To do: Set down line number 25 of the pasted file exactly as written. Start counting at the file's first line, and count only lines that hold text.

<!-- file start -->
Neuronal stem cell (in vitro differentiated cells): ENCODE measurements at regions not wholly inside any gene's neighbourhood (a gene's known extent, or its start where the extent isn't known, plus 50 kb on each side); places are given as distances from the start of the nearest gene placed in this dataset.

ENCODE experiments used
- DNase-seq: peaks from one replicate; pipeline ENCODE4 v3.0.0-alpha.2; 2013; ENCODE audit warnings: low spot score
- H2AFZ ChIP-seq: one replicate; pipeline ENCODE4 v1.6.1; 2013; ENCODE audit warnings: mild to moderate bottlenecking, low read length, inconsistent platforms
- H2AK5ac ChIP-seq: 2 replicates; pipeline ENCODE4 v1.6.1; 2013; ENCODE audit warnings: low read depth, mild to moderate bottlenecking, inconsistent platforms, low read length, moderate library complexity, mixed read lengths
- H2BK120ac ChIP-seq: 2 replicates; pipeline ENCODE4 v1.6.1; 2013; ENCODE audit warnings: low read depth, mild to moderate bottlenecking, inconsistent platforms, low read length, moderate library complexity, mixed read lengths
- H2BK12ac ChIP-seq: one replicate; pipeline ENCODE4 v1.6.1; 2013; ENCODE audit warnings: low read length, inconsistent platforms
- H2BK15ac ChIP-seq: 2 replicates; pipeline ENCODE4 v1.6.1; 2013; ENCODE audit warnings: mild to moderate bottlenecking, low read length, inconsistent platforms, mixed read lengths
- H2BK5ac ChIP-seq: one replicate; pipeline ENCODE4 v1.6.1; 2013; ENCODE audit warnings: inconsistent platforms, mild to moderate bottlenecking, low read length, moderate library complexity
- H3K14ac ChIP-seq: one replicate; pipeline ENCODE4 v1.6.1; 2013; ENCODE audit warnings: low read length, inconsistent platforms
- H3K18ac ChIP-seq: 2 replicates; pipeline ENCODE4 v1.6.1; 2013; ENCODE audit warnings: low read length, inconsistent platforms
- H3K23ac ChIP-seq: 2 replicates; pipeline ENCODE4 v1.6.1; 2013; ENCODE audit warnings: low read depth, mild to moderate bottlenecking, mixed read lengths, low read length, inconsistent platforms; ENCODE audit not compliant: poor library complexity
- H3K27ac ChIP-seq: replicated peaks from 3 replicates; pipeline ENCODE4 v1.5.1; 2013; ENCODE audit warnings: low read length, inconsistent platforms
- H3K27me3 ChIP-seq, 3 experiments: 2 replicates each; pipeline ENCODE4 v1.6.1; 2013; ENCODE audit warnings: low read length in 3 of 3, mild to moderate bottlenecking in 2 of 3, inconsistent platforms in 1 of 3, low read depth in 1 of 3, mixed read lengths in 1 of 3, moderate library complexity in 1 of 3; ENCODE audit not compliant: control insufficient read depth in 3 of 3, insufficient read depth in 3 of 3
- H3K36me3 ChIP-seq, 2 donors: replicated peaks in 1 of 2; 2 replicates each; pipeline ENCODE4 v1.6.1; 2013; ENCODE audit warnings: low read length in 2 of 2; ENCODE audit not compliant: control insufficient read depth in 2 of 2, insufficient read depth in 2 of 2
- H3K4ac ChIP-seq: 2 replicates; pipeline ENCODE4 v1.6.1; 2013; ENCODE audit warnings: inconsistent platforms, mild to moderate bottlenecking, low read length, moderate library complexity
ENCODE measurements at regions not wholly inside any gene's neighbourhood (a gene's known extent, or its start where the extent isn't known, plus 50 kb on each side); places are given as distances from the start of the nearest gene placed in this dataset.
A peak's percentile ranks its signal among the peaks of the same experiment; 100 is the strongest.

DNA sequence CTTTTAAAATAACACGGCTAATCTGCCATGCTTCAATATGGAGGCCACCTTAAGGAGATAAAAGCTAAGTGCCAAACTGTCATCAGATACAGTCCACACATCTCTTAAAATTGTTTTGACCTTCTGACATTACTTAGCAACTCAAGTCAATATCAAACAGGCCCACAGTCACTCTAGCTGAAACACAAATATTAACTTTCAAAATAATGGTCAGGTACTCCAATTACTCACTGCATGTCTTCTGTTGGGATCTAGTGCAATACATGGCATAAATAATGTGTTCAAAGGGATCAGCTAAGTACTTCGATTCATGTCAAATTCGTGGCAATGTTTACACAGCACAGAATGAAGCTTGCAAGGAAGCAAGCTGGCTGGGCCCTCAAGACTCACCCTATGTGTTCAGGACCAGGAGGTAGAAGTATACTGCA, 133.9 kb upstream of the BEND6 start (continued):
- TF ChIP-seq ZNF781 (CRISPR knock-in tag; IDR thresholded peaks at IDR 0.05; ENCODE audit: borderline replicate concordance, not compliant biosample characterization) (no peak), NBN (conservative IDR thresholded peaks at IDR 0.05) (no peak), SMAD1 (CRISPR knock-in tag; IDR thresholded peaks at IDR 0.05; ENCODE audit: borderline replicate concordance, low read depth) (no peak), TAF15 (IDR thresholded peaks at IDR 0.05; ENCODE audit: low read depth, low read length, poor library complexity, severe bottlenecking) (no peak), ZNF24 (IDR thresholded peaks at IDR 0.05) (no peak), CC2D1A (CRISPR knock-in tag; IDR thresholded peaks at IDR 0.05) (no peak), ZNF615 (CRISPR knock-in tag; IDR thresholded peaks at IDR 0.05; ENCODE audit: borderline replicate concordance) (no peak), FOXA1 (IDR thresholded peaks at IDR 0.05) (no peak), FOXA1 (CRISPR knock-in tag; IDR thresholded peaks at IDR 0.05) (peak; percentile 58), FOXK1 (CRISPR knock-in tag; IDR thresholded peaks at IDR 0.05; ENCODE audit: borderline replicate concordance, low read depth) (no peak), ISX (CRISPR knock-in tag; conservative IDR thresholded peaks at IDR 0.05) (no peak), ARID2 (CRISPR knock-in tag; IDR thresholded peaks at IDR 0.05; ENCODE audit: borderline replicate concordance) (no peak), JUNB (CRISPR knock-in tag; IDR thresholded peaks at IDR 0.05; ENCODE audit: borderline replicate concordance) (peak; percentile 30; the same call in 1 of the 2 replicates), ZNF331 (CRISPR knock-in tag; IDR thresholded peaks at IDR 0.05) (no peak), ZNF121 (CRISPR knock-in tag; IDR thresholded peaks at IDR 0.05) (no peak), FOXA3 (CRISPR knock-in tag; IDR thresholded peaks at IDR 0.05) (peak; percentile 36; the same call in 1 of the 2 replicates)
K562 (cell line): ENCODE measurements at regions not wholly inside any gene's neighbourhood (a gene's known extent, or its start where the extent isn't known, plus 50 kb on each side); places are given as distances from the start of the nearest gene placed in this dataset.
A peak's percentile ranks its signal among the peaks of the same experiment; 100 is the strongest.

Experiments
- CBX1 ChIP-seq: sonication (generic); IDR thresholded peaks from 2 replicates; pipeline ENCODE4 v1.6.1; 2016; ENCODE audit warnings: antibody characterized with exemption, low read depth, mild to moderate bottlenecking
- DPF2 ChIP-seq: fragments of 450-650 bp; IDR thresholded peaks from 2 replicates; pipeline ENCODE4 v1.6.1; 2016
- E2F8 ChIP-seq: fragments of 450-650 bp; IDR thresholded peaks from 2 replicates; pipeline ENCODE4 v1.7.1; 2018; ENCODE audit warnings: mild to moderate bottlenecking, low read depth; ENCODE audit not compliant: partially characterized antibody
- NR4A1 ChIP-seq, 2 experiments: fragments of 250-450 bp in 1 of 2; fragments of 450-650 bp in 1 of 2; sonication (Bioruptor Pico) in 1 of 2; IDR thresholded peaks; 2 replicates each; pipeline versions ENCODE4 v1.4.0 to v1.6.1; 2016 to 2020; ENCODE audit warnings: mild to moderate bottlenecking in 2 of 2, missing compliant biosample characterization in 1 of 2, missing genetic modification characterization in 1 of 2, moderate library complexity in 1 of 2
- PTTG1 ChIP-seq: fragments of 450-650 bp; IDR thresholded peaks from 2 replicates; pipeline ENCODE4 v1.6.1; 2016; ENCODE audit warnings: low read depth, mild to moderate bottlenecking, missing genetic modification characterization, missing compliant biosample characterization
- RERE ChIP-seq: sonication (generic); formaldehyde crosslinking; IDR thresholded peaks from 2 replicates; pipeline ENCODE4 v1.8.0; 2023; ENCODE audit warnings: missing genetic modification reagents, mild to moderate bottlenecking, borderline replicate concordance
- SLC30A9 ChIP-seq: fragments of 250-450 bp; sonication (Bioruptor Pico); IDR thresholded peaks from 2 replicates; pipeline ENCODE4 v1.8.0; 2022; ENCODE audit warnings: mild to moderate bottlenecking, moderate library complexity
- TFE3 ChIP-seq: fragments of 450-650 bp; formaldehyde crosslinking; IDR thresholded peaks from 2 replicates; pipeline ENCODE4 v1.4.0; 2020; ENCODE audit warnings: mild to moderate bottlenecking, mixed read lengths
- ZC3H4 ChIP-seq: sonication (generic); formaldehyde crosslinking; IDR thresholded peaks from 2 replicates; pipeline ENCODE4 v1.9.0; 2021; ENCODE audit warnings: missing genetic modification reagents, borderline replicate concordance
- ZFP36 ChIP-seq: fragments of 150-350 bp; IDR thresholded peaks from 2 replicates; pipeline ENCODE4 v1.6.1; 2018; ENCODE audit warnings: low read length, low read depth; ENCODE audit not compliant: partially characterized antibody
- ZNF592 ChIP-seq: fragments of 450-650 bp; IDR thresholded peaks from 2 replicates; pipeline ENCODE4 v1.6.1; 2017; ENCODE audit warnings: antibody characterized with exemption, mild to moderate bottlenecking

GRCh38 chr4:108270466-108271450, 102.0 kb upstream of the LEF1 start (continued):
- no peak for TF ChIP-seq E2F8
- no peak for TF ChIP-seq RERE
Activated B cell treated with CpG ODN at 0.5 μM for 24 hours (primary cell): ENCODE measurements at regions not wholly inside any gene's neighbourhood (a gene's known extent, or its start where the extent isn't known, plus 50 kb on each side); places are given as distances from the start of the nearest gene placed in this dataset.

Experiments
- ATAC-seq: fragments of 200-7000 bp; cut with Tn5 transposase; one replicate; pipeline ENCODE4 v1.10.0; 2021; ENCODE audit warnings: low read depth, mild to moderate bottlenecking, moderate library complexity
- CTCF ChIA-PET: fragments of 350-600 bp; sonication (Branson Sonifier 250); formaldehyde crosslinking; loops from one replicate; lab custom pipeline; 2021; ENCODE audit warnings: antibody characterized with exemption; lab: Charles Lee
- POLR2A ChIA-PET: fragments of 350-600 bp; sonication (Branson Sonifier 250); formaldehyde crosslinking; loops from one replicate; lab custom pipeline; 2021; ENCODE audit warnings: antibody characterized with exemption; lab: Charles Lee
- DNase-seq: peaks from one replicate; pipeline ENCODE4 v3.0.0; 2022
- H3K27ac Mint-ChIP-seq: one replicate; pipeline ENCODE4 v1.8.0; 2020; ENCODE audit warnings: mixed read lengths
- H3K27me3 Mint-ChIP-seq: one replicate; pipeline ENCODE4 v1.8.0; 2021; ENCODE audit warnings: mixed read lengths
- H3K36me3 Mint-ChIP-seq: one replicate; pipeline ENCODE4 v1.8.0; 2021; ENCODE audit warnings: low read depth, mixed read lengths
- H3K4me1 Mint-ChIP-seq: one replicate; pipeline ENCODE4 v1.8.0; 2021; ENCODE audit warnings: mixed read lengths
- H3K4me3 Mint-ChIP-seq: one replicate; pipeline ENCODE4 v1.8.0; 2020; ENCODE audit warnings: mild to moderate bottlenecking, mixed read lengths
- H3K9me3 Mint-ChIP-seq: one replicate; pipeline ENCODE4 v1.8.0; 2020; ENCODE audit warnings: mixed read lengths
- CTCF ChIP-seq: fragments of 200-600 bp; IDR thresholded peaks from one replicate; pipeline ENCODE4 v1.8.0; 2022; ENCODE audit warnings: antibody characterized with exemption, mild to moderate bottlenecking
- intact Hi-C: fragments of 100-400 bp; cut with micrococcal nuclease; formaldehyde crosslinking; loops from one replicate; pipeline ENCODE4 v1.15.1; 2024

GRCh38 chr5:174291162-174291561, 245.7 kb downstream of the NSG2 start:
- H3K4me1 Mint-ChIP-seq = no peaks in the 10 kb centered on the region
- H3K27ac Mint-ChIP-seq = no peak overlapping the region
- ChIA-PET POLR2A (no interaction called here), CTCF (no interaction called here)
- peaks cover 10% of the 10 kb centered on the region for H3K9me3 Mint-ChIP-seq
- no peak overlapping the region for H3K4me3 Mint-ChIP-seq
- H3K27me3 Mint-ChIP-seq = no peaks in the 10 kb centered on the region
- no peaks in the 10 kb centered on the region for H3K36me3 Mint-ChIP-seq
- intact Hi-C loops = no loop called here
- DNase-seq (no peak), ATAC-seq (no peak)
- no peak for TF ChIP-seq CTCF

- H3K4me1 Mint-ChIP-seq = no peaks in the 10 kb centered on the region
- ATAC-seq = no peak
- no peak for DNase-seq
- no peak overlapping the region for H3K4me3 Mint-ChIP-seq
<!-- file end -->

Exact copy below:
- DPF2 ChIP-seq: fragments of 450-650 bp; IDR thresholded peaks from 2 replicates; pipeline ENCODE4 v1.6.1; 2016